State Department, auditors clash on IT security monitoring (InformationWeek)

Reid pushes US Republicans for cybersecurity bill (Reuters)

Ex-Microsoft exec VanRoekel named US technology chief (Washington Post)

Cyber defense agency faces challenges from within (Huffington Post)

Defense cyber strategy avoids tackling the most critical issues (National Journal)

After 13 years, critical infrastructure security still lacking (GCN)

Auditors: Pentagon cyber budget has fuzzy numbers (NextGov)

Defcon Convention: Gov cybersecurity experts look to recruit top hackers (Huffington Post)

US wants to build cybersecurity protection plan for cars (NetworkWorld)

Banks face ongoing cyber threats (InformationWeek)


Iran says US ‘will be taught the mother of all lessons’ in cyber retaliation (WND)

Hong Kong Stock Exchange suspends trading to investigate potential hacking (ComputerWorld)

Hackers attack S. Korean sites; up to 35M users affected (Reuters)

S. Korean police probing country’s worst-ever cyber attack (VOA)

N. Korean hackers hired to attack S. Korea game network (Reuters)

China hit by 480,000 Trojan horse attacks in 2010 (PCWorld)

After cyber attack, Canada unveils network changes (AFP)

EU cybersecurity body urges Web security review (ZDNet)

Interpol presence strategic to Singapore cybercrime purge (ZDNet)


Hackers take $1B a year as banks blame clients for crime (Bloomberg)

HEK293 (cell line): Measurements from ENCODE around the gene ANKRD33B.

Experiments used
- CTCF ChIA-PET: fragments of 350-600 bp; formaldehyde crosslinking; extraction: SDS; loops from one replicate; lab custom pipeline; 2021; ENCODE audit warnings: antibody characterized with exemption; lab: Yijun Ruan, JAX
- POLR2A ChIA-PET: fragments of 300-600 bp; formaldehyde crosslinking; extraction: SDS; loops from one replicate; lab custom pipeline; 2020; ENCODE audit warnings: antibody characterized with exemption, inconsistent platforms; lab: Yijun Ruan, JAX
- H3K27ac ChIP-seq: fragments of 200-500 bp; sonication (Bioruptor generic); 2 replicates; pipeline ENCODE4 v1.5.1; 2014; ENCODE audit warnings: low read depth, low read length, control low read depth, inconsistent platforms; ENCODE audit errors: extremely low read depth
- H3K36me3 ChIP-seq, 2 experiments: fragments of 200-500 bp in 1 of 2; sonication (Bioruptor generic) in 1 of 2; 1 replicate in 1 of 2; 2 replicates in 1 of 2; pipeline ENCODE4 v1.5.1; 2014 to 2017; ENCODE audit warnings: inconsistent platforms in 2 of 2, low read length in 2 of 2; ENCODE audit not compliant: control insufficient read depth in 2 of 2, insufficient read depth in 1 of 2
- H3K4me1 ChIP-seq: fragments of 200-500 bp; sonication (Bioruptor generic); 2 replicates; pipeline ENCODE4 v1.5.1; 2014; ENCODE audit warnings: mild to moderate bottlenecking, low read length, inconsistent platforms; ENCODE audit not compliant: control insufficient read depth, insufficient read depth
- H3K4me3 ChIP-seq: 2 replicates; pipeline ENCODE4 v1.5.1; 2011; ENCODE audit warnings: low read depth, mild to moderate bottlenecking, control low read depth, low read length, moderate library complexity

US arrests 14 for roles in PayPal cyber attack (Reuters)

Anonymous hacks ManTech, FBI cybersecurity contractor (SecurityWeek)

DHS issues Anonymous threat assessment (TGDaily)

Unification Ministry targeted in cyber attack (Korea Herald)

Sony: Financial impact of PSN cyber attack smaller than expected (EuroGamer)

Hackers target Sun Newspaper, post reader data online (PC Magazine)

Church websites hacked to push conversion to Islam (Toledo Blade)

LiveJournal hit by massive cyber attack (eSecurity Planet)


RSA SecureID breach costs EMC $66 million (CRN)

Apps make Apple iPhone vulnerable to attack (CNN)

Raytheon chosen by DARPA for cybersecurity research program (Press Release)

Raytheon and SafeNet team up to deliver malware detection tech (ExecutiveBiz)

CACI awarded $12B IT contract for Department of Veterans Affairs (Press Release)

Northrop Grumman names Jack Dorsett VP of cybersecurity/C4 (Press Release)

Former gov CIO John Suffolk joins Huawei as head of cybersecurity (ComputerWeekly)


Ex-intel chief: US cyber-vulnerable (UPI)

James Lewis: Cyber attacks are rare (FierceGovIT)

Experts: US network security must be private-public partnership (China Post)

Hackers: Big corporation workers poorly trained in cybersecurity (TMCNet)

Online security doesn’t exist (CNN)

Editorial: No excuse for cyber theft (Buffalo News)

  1. Monday, December 12, 2011 | 4:23 PM at 4:23 PM

    Maintaining sound Cybersecurity starts at home. That’s why it’s good to follow blogs such as anythingcyber.blogspot.com to learn about current trends and how to practice sound security.